Such a combination must be clean and easy to listen to. 

If it is too complex, then it runs the risk of being hard to hear. 

After all, low notes cannot be processed easily by the human ear. 

In those conditions, another bass would only make music more unbearable. 

As the saying goes: “More isn’t always better” 

How could 2 bass guitars work out in a band?

Now, you might think: “Yeah, I get that having two bass guitars in a band is a terrible idea. Then how can there be bands that do it anyway and still sound good?” 

Great question! 

Different sounds

Both bassists can reach an agreement and see who will play bass as a bass, and who will play bass like a guitar. 

It is not impossible. The “guitar-like” bass tone can be done thanks to high distortions and no low ends. 

What is more, there’s a limitless amount of pedals and effects that alter the sound. 

On the other side of the stage, we have the other bassist, who keeps the low ends and sticks to the root notes, providing a rhythmic bridge between the guitar-like bass and the drums.   

Different registers

Two basses could play the same notes but in different pitches, creating a harmony (just like two guitars do). 

For this, a piccolo bass would do a wonderful job. 

Piccolo basses are the ones that are tuned to higher frequencies (one octave higher, on the most parts). 

A band could play both with a standard bass and a piccolo one. 

Still, two normal basses can work as well. 

Avoiding playing over each other

If we talk about big bands with many musicians, then two bassists could work perfectly. 

How? By taking turns! 

One of them could play a part of the song, the second one, the other parts. 

One, too, could play the main structure while the second plays the solo, for example. 

The idea is that the two basses never clash nor play over each other.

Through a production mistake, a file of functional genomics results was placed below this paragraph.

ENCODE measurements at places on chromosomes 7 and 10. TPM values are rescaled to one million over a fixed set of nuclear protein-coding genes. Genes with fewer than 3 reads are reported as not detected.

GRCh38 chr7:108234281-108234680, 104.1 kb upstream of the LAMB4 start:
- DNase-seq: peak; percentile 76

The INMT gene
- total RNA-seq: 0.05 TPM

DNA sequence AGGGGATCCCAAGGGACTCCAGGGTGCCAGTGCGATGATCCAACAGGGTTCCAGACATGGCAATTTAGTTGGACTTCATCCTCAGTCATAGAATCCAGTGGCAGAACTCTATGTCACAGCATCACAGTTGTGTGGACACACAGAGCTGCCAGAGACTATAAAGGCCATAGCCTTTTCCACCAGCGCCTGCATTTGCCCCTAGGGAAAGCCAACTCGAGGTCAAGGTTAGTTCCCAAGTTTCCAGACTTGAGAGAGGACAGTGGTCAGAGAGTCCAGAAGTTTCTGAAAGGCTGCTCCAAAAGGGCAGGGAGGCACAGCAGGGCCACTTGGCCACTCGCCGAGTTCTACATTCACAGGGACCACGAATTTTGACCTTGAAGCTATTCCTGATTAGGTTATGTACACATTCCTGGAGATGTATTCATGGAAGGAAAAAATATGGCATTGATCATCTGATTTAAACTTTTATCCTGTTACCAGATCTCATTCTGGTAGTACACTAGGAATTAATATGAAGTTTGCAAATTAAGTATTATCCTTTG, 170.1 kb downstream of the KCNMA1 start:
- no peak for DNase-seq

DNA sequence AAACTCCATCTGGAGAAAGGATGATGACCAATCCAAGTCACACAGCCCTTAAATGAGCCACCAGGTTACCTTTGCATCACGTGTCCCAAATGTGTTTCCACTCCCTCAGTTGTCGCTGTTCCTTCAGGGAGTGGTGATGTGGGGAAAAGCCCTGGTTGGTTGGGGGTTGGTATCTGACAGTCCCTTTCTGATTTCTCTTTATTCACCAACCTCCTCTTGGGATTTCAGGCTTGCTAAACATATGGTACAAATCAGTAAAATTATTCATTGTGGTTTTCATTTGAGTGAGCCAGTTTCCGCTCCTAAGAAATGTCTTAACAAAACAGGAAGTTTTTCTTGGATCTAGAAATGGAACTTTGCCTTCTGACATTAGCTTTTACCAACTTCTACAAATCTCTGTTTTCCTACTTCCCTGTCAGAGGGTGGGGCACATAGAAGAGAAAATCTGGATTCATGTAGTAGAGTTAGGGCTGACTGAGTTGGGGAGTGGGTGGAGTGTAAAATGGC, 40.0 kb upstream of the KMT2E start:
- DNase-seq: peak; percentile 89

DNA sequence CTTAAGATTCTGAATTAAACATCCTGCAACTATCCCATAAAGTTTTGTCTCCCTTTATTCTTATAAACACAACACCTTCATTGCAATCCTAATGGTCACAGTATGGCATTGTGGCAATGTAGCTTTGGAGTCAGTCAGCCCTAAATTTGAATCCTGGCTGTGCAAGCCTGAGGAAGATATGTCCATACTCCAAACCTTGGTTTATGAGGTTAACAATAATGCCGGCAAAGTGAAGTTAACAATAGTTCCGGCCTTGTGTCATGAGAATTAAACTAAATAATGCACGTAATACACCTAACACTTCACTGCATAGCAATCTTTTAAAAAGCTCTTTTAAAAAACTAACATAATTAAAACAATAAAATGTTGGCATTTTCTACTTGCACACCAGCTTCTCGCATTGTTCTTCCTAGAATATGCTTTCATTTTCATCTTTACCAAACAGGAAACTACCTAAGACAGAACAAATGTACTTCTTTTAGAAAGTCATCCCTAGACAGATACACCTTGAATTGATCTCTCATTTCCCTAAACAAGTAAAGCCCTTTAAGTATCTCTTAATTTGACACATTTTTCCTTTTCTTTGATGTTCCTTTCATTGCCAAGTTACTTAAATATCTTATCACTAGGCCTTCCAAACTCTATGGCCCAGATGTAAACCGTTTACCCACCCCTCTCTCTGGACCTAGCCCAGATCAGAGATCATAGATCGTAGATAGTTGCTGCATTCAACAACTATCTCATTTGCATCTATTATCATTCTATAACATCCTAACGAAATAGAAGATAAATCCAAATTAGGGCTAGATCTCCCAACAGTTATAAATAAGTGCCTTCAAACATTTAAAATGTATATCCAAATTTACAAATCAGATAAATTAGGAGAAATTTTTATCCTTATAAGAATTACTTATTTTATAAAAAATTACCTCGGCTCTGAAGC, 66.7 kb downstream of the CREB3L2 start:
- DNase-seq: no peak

It all depends on the ability to think outside the box, and a willingness to have fun and experiment.  

Why do 2 guitars work alright in a band, but no 2 basses?

As I previously mentioned, an excessive amount of low frequencies is not comfortable for our ears. 

While this is true for bass, electric guitars are a different story. 

The midrange of guitars adjusts better to human hearing. 

You can observe (or listen to) this by yourself. 

Listen to a track that has two guitars playing the exact notes within the exact pitch range. 

The output is not dense; it is actually good. 

Our nature itself prefers the sound of a double guitar to the sound of a double bass. 

Coming back to what we discussed regarding culture and tradition, we could claim that it is generally expected for a band to have two guitars: one for rhythmic parts, the other as a leader in charge of the solos.  

Why it is important for bands to keep the low-end crystal clear

Getting a quality low-end is not an easy task. 

Too little low-end gets weaker sounds. 

Too much of it, and the song sounds muddy and unbearable. 

It is important to have a balance, and that balance is generally done with the bass in the middle of the mix. 

Low frequencies, as mentioned before, are not the favorite ones for the ear. 

Therefore, a musician cannot record three or four different tracks of bass. 

On the contrary, adding layers of guitar to the mix can drastically improve a song.  

This is because low harmonies clash (which is not the case with guitars). 

You may have noticed how inappropriate chords sound in the lowest registers of piano and basses. 

All in all, monitoring volume is of paramount importance.  

This is not an easy task, and that’s why producers are of such importance to the characteristic sound of an album.